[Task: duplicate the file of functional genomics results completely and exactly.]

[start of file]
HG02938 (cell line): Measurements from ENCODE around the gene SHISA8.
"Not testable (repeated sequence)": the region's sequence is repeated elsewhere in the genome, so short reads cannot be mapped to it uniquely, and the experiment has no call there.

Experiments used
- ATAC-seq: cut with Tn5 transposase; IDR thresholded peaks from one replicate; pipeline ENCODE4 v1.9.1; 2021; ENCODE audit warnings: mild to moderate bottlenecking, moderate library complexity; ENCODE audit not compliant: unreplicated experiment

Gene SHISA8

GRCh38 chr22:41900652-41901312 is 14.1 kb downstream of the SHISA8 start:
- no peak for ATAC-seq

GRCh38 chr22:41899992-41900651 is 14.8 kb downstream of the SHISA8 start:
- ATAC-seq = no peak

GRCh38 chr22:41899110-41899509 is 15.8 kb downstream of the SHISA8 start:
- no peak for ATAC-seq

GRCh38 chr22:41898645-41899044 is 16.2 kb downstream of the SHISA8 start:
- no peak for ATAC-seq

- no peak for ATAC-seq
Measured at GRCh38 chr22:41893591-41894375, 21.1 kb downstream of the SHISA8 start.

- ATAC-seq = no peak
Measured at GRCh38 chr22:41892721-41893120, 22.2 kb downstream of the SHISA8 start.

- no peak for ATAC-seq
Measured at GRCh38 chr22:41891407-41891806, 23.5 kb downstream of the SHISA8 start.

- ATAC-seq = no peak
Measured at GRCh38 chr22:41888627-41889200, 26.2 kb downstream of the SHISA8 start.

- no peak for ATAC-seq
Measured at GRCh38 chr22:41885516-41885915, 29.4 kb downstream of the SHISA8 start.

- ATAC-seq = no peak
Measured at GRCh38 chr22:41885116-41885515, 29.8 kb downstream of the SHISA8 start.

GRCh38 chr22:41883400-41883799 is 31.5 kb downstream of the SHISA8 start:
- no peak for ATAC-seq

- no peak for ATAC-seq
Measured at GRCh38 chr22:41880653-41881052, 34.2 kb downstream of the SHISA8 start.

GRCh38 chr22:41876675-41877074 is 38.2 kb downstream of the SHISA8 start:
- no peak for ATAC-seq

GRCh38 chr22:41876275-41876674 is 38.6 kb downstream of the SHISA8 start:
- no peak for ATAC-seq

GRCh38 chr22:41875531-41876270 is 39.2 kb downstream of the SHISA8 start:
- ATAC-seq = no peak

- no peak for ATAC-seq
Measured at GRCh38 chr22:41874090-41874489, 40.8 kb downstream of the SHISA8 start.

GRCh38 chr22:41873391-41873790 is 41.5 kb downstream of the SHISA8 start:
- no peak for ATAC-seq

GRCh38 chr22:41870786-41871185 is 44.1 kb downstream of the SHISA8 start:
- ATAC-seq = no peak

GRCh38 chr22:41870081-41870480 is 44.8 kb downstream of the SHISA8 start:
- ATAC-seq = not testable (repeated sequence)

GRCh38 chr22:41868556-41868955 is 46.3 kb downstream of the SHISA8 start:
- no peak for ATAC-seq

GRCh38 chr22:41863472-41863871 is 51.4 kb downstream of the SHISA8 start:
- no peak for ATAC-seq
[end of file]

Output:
HG02938 (cell line): Measurements from ENCODE around the gene SHISA8.
"Not testable (repeated sequence)": the region's sequence is repeated elsewhere in the genome, so short reads cannot be mapped to it uniquely, and the experiment has no call there.

Experiments used
- ATAC-seq: cut with Tn5 transposase; IDR thresholded peaks from one replicate; pipeline ENCODE4 v1.9.1; 2021; ENCODE audit warnings: mild to moderate bottlenecking, moderate library complexity; ENCODE audit not compliant: unreplicated experiment

Gene SHISA8

GRCh38 chr22:41900652-41901312 is 14.1 kb downstream of the SHISA8 start:
- no peak for ATAC-seq

GRCh38 chr22:41899992-41900651 is 14.8 kb downstream of the SHISA8 start:
- ATAC-seq = no peak

GRCh38 chr22:41899110-41899509 is 15.8 kb downstream of the SHISA8 start:
- no peak for ATAC-seq

GRCh38 chr22:41898645-41899044 is 16.2 kb downstream of the SHISA8 start:
- no peak for ATAC-seq

- no peak for ATAC-seq
Measured at GRCh38 chr22:41893591-41894375, 21.1 kb downstream of the SHISA8 start.

- ATAC-seq = no peak
Measured at GRCh38 chr22:41892721-41893120, 22.2 kb downstream of the SHISA8 start.

- no peak for ATAC-seq
Measured at GRCh38 chr22:41891407-41891806, 23.5 kb downstream of the SHISA8 start.

- ATAC-seq = no peak
Measured at GRCh38 chr22:41888627-41889200, 26.2 kb downstream of the SHISA8 start.

- no peak for ATAC-seq
Measured at GRCh38 chr22:41885516-41885915, 29.4 kb downstream of the SHISA8 start.

- ATAC-seq = no peak
Measured at GRCh38 chr22:41885116-41885515, 29.8 kb downstream of the SHISA8 start.

GRCh38 chr22:41883400-41883799 is 31.5 kb downstream of the SHISA8 start:
- no peak for ATAC-seq

- no peak for ATAC-seq
Measured at GRCh38 chr22:41880653-41881052, 34.2 kb downstream of the SHISA8 start.

GRCh38 chr22:41876675-41877074 is 38.2 kb downstream of the SHISA8 start:
- no peak for ATAC-seq

GRCh38 chr22:41876275-41876674 is 38.6 kb downstream of the SHISA8 start:
- no peak for ATAC-seq

GRCh38 chr22:41875531-41876270 is 39.2 kb downstream of the SHISA8 start:
- ATAC-seq = no peak

- no peak for ATAC-seq
Measured at GRCh38 chr22:41874090-41874489, 40.8 kb downstream of the SHISA8 start.

GRCh38 chr22:41873391-41873790 is 41.5 kb downstream of the SHISA8 start:
- no peak for ATAC-seq

GRCh38 chr22:41870786-41871185 is 44.1 kb downstream of the SHISA8 start:
- ATAC-seq = no peak

GRCh38 chr22:41870081-41870480 is 44.8 kb downstream of the SHISA8 start:
- ATAC-seq = not testable (repeated sequence)

GRCh38 chr22:41868556-41868955 is 46.3 kb downstream of the SHISA8 start:
- no peak for ATAC-seq

GRCh38 chr22:41863472-41863871 is 51.4 kb downstream of the SHISA8 start:
- no peak for ATAC-seq